warm water therapy for joint pain

Use Your Tub to Fight Joint Pain and Stiffness

Soaking in warm water, with or without minerals, is one of the oldest forms of medicine. And there’s good reason why this practice has stood the test of time. Research has shown it works wonders for all kinds of musculoskeletal complaints, including fibromyalgia, arthritis and low back pain.

“Water is wonderful,” says Carol Huegel, a physical therapist with ReQuest Physical Therapy, Gainesville, Fla. Huegel says submersion aids sore joints three ways: It reduces the force of gravity that’s compressing the joint; offers 360-degree support for sore limbs (almost like an Ace bandage); and can increase circulation and decrease inflammation. And Huegel says its moist heat is more penetrating than the dry heat you’d get from a heating pad.

Plus, it works fast. In a 2010 study from Istanbul University in Turkey published in Rheumatology International, 30 men and women with osteoarthritis of the knee were able to take longer, faster strides after soaking in warm water for 20 minutes a day for two weeks. Other studies have shown that participants may be able to reduce their pain medication after establishing a habit of regular soaks.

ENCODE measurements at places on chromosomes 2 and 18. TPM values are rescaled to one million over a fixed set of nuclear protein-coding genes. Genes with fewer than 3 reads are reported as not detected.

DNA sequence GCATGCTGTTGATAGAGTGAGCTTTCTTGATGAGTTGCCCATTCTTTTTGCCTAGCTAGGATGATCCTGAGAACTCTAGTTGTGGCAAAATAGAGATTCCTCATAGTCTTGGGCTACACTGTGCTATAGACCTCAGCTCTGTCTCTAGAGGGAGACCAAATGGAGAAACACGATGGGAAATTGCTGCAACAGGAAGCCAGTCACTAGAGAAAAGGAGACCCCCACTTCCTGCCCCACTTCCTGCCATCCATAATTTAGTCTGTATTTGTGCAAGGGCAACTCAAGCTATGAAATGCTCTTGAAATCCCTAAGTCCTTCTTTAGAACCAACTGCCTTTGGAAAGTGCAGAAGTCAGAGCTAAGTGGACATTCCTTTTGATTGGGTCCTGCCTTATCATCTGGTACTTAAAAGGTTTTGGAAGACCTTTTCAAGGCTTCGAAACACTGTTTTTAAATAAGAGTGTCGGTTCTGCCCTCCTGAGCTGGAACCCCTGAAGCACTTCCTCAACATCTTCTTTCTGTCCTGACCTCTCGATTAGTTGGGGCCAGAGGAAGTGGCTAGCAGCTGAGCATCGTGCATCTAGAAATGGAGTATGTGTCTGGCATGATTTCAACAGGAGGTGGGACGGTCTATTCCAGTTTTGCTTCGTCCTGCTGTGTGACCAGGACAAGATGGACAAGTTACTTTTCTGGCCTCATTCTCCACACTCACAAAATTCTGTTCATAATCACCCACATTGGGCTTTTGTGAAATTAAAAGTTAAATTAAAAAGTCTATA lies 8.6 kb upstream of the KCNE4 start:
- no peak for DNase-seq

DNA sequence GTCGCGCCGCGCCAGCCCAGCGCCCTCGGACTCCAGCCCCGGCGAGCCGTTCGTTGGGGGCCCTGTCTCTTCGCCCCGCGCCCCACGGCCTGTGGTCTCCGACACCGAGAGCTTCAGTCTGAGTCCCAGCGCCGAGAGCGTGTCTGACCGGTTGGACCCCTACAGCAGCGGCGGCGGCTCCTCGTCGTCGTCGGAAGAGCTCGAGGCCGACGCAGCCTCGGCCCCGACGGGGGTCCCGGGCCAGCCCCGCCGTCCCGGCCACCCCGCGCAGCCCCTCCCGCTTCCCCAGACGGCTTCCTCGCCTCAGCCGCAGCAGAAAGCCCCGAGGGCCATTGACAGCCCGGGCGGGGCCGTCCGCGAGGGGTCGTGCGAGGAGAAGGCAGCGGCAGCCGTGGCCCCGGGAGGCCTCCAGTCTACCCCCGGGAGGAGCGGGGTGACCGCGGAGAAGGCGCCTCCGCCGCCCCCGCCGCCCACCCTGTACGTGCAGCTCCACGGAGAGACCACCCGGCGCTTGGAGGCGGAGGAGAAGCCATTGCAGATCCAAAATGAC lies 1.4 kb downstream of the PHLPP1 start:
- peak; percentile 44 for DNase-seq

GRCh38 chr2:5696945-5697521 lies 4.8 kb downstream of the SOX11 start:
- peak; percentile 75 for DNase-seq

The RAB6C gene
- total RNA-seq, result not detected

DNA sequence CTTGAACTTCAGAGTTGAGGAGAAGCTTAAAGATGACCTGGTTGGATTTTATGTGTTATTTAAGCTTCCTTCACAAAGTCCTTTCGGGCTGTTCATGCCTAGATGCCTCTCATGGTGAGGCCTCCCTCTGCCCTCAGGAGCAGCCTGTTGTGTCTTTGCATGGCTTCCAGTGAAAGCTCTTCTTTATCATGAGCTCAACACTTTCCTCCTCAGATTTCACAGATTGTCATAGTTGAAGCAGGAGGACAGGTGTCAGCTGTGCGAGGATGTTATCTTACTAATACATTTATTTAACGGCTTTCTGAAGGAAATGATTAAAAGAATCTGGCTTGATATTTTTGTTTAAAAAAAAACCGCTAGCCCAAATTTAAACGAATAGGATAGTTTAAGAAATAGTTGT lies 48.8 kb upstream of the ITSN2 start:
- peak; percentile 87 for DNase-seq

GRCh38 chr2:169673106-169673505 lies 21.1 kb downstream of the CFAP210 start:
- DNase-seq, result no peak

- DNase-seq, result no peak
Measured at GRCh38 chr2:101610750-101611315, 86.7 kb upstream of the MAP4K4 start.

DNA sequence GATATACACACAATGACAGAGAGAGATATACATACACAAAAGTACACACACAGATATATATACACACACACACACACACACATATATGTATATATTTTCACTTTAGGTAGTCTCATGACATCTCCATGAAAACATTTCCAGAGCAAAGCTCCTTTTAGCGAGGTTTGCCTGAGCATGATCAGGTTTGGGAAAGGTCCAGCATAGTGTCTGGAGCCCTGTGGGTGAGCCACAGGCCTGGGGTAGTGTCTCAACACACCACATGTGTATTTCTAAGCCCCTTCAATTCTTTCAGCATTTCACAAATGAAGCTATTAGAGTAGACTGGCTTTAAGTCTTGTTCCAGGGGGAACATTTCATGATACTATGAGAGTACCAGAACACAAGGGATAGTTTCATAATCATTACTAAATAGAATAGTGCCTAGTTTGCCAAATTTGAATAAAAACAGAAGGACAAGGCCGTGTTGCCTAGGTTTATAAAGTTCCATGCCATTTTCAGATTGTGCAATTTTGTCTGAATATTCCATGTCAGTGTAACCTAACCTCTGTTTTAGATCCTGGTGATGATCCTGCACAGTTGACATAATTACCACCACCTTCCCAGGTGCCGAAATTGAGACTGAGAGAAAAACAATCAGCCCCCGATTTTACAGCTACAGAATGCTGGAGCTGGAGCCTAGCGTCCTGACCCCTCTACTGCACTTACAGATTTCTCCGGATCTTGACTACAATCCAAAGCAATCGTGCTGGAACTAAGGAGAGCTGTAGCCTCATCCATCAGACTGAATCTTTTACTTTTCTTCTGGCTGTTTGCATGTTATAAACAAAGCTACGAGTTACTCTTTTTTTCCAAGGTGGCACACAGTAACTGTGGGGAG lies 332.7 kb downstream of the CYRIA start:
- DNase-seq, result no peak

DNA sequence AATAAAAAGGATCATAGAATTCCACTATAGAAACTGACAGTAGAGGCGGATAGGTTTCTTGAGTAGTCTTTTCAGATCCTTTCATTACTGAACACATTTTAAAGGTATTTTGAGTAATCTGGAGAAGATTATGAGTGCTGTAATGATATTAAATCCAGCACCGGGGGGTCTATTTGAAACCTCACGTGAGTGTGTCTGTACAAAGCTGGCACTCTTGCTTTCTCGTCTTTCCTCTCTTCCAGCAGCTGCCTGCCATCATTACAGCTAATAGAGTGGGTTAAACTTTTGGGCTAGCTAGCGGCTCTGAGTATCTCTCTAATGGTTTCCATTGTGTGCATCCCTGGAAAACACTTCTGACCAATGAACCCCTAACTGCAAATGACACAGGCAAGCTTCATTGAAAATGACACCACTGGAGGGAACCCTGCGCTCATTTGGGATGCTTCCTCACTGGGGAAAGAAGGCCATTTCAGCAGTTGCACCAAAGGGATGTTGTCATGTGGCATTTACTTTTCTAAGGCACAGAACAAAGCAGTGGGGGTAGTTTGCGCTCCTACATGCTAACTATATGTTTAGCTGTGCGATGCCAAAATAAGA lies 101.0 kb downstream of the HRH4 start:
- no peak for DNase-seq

Here are some simple steps to make the most of your next bath:

Go warm, not hot. Huegel keeps the water temperature of her therapy pools between 92 degrees and 96 degrees. “It’s a big stress on the heart if you go hotter,” she says. “It becomes a health risk,” she adds, especially if you have a history of heart problems. Beware of whirlpools, where the average temperature is 104 degrees.

Don’t just sit there. A warm bath is relaxing, but it’s actually stimulating blood flow to stiff muscles and frozen joints, making it an ideal place to do some gentle stretching. Paul Ingraham, a retired massage therapist in Vancouver, Canada, likes to bring a tennis ball into the tub to knead away his own low back pain. Just trap the ball between the small of your back and the bottom or back of the tub. Lean into the ball and use your buoyancy to help you roll it against knotted muscles.

Add some salts. Data collected by the National Academy of Sciences show most Americans don’t get enough magnesium, a mineral that’s important for bone and heart health. If you’re tired of taking pills, a new study shows that bathing in magnesium sulfate crystals, or Epsom salts – which are relatively inexpensive and can be found in drug and grocery stores – can boost magnesium levels as much as 35%. Researchers at the University of Birmingham in the United Kingdom suggest soaking in a bath spiked with three cups of Epsom salts for about 12 minutes, two to three times a week.

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One thought on “Use Your Tub to Fight Joint Pain and Stiffness

  1. So, should you ice the joints right after exercise or take a hot bath? Or, just take a hot bath in the evening/morning. I think there needs to be more information here. Thank you!

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